The council’s policy proposals will also impact PBSA. The plans would make it statutory for new PBSA developments with sites larger than 0.62 acres to reserve 50% of their plans for housing – with hotels, short-stay commercial accommodation, other commercial business, retail and leisure developments also affected. On top of that, only 10% of PBSA developments would be allowed to be studio flats.
“Why control the mix if there’s market demand for studio flats?” asks Scarlett. “The other issue with that is you’re going to have schemes coming forward where residential owner-occupiers are living cheek by jowl with students. It can work, but is that what people want?”
Property industry representatives say the policies could lead Edinburgh to under-deliver on its housing targets by deterring developers and investors from building schemes there because they aren’t financially viable.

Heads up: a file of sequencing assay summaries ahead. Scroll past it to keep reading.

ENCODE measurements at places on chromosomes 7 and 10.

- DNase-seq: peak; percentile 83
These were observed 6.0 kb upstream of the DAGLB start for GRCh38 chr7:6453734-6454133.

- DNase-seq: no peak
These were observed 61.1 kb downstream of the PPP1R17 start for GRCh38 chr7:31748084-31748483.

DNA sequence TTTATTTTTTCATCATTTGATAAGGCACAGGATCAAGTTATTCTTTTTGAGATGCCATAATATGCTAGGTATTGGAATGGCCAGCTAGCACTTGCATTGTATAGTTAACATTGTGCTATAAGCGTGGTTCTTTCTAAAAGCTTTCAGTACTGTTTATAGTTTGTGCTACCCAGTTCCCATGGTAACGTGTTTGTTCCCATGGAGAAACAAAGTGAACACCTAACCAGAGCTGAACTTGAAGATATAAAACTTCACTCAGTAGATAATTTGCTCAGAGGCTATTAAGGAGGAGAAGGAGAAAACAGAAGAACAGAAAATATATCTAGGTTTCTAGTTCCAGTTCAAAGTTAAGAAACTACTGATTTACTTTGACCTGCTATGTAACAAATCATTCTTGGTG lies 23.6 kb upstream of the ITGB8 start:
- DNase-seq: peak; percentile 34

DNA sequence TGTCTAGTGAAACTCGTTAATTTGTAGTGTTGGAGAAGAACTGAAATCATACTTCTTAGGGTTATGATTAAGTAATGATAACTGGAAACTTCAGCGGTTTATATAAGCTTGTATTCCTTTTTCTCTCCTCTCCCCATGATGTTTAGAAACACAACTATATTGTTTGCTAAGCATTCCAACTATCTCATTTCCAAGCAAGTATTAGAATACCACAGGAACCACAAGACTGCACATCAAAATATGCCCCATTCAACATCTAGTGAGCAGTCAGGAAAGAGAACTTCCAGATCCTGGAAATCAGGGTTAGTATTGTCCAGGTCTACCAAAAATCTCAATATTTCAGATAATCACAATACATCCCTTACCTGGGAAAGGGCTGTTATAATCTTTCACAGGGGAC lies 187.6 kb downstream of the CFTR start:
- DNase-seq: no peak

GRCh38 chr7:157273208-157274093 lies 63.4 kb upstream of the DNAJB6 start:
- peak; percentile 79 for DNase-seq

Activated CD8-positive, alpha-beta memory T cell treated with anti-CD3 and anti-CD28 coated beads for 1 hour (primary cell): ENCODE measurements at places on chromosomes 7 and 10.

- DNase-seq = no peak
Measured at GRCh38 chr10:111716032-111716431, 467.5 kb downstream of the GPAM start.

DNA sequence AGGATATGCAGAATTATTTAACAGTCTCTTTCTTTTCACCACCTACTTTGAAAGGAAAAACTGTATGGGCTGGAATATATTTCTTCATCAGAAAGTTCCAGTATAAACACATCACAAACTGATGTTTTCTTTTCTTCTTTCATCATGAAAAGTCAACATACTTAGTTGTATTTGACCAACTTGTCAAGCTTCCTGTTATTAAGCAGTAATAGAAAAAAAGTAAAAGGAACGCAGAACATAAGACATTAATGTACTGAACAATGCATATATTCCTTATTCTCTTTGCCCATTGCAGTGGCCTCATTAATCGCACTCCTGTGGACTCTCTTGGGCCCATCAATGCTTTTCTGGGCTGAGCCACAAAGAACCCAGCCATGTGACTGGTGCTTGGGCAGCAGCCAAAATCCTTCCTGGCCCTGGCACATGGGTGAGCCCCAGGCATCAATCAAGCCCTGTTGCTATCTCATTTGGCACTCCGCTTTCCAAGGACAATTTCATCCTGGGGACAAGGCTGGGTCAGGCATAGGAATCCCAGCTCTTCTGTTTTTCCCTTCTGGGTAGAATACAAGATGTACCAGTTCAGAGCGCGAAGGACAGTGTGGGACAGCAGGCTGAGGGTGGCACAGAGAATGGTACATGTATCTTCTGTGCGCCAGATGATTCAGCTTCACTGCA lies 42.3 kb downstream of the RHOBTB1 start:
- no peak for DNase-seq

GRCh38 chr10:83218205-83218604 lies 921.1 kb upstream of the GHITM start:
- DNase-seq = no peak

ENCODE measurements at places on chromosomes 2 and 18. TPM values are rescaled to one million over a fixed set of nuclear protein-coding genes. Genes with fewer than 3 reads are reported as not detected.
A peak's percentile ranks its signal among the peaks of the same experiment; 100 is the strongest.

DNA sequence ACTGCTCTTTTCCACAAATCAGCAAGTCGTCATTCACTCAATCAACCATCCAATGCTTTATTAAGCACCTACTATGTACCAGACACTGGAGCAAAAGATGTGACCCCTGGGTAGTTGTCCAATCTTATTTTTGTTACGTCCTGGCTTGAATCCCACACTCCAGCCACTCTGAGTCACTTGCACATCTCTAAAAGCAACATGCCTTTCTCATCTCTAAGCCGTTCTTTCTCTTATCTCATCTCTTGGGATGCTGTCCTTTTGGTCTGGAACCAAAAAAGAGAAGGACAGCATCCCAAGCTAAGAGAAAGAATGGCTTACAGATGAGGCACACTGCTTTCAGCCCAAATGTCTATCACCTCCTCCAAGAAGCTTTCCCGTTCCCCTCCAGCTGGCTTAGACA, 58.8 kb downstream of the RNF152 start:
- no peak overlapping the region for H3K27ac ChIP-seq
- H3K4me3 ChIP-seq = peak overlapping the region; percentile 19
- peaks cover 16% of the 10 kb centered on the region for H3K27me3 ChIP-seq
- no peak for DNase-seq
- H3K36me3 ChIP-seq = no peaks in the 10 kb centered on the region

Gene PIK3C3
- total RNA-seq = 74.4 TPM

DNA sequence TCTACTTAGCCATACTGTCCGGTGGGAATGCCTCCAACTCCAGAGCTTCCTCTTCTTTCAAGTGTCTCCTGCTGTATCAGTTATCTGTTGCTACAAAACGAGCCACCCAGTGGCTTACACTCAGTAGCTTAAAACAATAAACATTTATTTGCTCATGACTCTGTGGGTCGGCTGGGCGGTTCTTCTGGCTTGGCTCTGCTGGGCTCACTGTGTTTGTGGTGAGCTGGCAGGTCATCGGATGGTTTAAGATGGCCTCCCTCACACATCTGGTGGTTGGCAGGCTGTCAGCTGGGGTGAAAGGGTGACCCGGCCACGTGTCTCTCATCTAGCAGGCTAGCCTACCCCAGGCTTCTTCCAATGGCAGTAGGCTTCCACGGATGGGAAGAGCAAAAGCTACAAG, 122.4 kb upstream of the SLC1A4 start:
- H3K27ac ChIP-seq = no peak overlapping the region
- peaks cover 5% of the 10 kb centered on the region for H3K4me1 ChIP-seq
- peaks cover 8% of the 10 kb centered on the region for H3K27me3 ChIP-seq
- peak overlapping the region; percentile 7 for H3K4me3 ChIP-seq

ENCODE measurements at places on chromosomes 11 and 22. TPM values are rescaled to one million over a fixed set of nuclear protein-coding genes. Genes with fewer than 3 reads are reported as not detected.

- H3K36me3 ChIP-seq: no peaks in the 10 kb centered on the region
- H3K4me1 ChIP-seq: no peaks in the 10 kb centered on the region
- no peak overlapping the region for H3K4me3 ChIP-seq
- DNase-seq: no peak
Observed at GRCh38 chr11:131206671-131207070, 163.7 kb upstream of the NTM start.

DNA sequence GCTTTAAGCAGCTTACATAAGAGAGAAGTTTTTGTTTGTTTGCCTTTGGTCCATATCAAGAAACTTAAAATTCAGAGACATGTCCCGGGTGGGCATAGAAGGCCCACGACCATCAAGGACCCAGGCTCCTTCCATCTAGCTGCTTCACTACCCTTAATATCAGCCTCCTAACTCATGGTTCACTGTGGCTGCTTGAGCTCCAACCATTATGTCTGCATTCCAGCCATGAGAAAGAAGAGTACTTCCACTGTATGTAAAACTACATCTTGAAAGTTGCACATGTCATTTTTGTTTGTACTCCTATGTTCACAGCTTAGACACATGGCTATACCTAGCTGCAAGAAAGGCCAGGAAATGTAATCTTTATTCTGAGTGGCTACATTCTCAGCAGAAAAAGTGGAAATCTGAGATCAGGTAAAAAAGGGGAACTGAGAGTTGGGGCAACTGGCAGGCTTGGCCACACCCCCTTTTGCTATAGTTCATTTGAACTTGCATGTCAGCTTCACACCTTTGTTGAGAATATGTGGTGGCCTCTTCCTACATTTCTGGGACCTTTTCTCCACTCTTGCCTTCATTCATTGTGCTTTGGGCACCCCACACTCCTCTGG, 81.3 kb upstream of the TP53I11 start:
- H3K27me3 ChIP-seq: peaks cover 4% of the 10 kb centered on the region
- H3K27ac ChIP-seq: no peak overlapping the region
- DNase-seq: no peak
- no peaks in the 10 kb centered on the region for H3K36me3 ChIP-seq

The Scottish government has a substantial amount of work to undertake
Tony Aitken, Colliers International
“As an industry, we understand what they’re trying to achieve,” says Blacklock, “but it could have unintended consequences”.
Consultation on the overall housing targets local authorities will need to meet is scheduled to wrap up at the end of March. A draft document is expected in September, ahead of the policy’s adoption in 2021.
“This presents an opportunity to streamline planning for housing and to create a consistent and transparent platform that can free up planning authorities and stakeholders to focus on delivery and the creation of quality places,” says Stewart.
These consultations demonstrate 2020 is all about “putting the meat on the bones” of the planning bill, says Tony Aitken, head of planning at Colliers international. “The Scottish government has a substantial amount of work to undertake,” he says and the bill “brings substantive changes in planning.”